by Brandy Abalos
Fires and burns are a significant public safety concern, causing billions of dollars in property damage and thousands of deaths and injuries yearly. The National Fire Protection Association (NFPA) estimated there were 1.4 million fires in the United States in 2021, causing 3,575 deaths and 11,675 injuries. Fire-related property damage was estimated at $15.6 billion.
Fires come in many sizes—from a small candle to a wild-fire. However, they can cause severe injuries like burns, smoke inhalation and carbon monoxide poisoning. Fire safety and injury treatment are essential for everyone to know.
Fires Are All Too Common in the United States
Residential fires are some of the most dangerous fires in the United States. According to the NFPA, an estimated 385,500 residential fires in 2021 accounted for 2,500 deaths and 10,600 injuries. Residential fires caused an estimated $11.2 billion in property damage. Non-residential fires are also common. In 2021, an estimated 1,014,500 non-residential fires accounted for 1,075 deaths and 1,075 injuries. Non-residential fires caused an estimated $4.4 billion in property damage that year.
Many of the largest fires in the United States are uncontrolled wildfires burn in wildland areas. They are very destructive, often burning homes and businesses. They may displace people and kill wildlife. One of the most recent deadly wildfires in the United States occurred on the island of Maui in Hawaii. The U.S. government referred to the fires as the Hawaii Firestorm. These wind-driven fires caused catastrophic damage to buildings. They left many dead in and around the city of Lahaina, Hawaii.
Common Causes of Residential Fires
According to the NFPA, the leading causes of residential fires in the United States are:
  • Cooking: Cooking is the number one cause of residential fires and injuries, accounting for nearly half of all reported residential fires. Cooking fires are often caused by unattended cooking, leaving grease or oil on the stovetop or using flammable liquids near the stove.
  • Heating: Heating fires can be caused by a variety of factors, including improper use of space heaters, faulty heating equipment and blocked chimneys.
  • Electrical equipment: Overloaded circuits, faulty wiring and damaged appliances can cause electrical fires.
  • Intentional fires: Intentional fires are the fourth leading cause of residential fires and deaths. Intentional fires are often set by arsonists or people who are suicidal.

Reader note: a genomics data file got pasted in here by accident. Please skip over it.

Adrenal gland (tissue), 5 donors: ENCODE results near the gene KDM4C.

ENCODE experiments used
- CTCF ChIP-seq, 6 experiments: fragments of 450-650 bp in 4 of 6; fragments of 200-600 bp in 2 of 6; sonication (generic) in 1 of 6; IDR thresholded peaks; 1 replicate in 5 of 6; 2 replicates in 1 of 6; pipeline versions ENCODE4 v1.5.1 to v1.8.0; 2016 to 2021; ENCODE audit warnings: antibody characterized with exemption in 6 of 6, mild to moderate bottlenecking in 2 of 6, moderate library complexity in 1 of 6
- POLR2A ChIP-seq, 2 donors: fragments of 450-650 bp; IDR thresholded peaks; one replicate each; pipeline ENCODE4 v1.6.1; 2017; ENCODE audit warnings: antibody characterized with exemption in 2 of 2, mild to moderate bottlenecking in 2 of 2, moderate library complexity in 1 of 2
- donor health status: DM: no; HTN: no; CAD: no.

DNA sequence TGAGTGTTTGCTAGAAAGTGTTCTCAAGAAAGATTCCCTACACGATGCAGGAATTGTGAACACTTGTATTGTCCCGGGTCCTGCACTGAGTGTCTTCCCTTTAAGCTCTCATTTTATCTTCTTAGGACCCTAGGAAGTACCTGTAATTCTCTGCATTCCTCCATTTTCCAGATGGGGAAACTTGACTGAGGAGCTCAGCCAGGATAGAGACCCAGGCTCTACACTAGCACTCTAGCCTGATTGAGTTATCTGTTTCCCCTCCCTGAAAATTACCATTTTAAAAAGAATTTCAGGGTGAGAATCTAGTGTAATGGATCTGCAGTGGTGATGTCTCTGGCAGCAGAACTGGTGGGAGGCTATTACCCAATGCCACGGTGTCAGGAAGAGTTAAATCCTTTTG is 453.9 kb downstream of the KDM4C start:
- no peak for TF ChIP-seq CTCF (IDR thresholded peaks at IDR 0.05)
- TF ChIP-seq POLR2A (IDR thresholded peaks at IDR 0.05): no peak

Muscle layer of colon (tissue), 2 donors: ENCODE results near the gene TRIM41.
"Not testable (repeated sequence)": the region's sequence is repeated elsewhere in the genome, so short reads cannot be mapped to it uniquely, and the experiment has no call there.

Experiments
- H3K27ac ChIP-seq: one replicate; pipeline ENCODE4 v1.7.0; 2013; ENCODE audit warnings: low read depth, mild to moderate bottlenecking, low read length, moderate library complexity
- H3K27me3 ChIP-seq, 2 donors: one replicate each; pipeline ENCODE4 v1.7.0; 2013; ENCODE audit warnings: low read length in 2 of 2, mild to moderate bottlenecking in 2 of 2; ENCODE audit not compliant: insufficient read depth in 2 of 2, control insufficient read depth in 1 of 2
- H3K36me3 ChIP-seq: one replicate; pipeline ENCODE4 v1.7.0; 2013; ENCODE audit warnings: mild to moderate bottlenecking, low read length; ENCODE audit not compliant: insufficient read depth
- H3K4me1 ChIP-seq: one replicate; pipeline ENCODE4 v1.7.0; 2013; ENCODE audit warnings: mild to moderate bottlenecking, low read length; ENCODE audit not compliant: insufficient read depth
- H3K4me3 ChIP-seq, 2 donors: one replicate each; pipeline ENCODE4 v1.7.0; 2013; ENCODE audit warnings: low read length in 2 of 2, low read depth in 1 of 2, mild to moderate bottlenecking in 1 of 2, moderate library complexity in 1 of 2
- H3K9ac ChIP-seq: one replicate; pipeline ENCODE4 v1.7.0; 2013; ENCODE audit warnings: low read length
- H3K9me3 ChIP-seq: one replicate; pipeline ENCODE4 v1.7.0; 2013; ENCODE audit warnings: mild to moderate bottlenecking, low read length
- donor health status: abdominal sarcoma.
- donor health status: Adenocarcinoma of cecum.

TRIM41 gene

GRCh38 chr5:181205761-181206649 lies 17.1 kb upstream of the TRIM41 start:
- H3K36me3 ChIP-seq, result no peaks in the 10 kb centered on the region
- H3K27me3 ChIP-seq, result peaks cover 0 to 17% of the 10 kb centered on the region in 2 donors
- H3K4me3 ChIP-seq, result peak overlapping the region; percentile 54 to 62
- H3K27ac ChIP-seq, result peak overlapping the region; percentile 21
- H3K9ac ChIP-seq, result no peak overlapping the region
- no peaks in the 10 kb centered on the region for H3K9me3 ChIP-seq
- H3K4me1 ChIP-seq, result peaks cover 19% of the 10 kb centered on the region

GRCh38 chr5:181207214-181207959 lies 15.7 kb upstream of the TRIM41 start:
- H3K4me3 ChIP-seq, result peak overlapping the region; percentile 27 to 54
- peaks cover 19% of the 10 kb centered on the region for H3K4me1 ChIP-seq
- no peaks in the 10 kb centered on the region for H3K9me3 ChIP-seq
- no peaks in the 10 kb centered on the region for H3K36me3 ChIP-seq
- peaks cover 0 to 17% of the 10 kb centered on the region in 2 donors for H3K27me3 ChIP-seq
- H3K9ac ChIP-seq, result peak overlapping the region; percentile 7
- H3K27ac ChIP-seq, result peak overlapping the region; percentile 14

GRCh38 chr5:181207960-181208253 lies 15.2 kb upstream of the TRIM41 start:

• Smoking: Smoking-related fires are often caused by cigarettes, matches or other smoking items that are not well extinguished.

Leading Causes of Non-Residential Fires
The leading causes of non-residential fires in the United States, according to the NFPA, include:

  • Cooking: Cooking is the leading cause of non-residential fires and injuries, accounting for nearly one-third of all reported non-residential fires. As with residential cooking fires, non-residential cooking fires are often caused by unattended cooking, leaving grease or oil on the stovetop or using flammable liquids near the stove.
  • Arson: Arson fires are often set by vandals, disgruntled employees or people seeking revenge.
  • Improper use of smoking materials: Smoking-related fires are often caused by cigarettes, matches, cigars or other smoking items that aren’t extinguished well.
  • Electrical equipment: Overloaded circuits, faulty wiring and damaged appliances are common causes of electrical fire.
  • Heating: Heating fires can be caused by a variety of factors, including improper use of space heaters, faulty heating equipment and blocked chimneys.

Wildfires Have Natural and Human Causes
A variety of factors contribute to wildfires, including:

  • Lightning: Lightning is the most common natural cause of wildfires.
  • Human activity: Some common human-caused wildfires include unattended campfires, discarded cigarettes, arson, equipment malfunctions and power lines.
  • Drought: Drought conditions can make forests and other vegetation more susceptible to wildfires.
  • Wind: Strong winds can cause fire to spread quickly.